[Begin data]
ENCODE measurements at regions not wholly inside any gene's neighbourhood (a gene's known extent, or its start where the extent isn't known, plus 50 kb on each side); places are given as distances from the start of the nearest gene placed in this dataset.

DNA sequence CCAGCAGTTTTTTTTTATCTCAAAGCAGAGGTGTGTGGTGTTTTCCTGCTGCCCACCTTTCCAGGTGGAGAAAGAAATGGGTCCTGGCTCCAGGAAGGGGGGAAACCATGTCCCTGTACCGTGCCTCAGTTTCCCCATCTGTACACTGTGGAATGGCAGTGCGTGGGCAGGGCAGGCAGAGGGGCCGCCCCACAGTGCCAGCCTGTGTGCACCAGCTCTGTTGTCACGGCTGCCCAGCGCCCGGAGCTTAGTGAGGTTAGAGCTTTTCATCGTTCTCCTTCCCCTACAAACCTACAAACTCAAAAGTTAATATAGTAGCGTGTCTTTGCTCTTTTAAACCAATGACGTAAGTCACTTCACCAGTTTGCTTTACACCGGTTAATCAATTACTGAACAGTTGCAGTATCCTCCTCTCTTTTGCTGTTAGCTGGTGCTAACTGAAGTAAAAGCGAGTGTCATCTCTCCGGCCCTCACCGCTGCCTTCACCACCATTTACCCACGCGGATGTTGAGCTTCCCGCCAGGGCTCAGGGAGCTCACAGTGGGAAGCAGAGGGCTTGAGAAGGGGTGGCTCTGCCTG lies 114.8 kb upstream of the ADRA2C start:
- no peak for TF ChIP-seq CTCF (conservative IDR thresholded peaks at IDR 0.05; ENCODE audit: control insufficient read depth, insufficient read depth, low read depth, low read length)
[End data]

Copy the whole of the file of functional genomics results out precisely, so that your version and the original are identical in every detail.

ENCODE measurements at regions not wholly inside any gene's neighbourhood (a gene's known extent, or its start where the extent isn't known, plus 50 kb on each side); places are given as distances from the start of the nearest gene placed in this dataset.

DNA sequence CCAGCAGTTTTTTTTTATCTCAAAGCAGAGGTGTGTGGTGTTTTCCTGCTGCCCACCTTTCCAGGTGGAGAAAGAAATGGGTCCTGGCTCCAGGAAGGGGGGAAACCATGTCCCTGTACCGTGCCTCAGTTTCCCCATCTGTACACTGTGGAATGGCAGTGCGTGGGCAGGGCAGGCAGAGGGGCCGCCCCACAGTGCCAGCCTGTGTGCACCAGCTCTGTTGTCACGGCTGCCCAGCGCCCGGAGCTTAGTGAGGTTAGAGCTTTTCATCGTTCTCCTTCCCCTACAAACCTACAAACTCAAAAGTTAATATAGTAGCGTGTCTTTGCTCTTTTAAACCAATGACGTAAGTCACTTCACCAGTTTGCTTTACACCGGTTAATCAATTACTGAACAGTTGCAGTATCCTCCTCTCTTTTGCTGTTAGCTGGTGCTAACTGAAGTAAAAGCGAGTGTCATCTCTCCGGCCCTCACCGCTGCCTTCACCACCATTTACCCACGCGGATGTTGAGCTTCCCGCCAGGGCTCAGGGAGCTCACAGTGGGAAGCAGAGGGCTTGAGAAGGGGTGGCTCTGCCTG lies 114.8 kb upstream of the ADRA2C start:
- no peak for TF ChIP-seq CTCF (conservative IDR thresholded peaks at IDR 0.05; ENCODE audit: control insufficient read depth, insufficient read depth, low read depth, low read length)